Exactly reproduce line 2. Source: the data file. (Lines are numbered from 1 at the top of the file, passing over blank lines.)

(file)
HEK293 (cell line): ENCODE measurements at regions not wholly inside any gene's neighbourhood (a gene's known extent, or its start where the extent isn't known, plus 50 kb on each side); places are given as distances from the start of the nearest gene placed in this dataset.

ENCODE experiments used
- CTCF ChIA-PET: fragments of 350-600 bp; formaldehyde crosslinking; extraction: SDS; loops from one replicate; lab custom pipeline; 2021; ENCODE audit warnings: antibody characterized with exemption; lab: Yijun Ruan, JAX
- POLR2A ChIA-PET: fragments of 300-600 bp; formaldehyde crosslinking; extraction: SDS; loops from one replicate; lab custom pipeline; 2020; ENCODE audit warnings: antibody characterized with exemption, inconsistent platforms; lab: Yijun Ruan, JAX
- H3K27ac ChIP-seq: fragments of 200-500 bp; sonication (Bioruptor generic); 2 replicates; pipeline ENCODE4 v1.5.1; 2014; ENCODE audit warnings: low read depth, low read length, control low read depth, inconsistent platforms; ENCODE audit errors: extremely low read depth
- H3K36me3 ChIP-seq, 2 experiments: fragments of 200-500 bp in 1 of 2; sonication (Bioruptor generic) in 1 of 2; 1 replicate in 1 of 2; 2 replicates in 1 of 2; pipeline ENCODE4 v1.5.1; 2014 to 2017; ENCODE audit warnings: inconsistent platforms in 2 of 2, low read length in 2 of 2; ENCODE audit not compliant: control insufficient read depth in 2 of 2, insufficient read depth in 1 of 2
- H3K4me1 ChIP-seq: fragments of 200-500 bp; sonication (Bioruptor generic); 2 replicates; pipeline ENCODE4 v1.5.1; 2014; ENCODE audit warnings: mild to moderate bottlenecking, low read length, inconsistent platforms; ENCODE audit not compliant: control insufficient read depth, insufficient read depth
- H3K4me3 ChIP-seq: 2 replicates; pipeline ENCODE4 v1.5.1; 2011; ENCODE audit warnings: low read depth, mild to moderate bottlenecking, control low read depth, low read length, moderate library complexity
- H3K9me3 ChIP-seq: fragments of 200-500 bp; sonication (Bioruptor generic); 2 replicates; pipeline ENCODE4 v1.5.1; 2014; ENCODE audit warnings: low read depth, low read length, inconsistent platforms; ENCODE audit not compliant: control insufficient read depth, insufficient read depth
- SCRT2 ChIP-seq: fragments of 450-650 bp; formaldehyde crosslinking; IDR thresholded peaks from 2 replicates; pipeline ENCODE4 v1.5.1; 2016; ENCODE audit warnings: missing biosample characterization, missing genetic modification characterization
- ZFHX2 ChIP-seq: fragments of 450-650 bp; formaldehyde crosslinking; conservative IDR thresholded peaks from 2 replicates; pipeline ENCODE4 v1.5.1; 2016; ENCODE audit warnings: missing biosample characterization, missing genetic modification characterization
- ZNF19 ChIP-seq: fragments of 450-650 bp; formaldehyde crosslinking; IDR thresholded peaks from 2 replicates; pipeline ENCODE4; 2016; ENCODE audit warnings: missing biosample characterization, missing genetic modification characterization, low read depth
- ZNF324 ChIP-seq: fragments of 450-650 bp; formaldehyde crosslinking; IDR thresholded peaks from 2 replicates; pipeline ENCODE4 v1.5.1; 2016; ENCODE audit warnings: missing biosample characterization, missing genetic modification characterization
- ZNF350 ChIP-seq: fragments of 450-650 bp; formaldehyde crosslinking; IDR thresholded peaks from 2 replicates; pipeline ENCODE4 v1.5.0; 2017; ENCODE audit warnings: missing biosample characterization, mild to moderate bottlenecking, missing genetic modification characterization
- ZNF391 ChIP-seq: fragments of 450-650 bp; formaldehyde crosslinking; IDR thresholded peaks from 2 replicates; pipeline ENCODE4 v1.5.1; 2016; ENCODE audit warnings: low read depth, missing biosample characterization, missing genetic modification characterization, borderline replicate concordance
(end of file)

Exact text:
ENCODE experiments used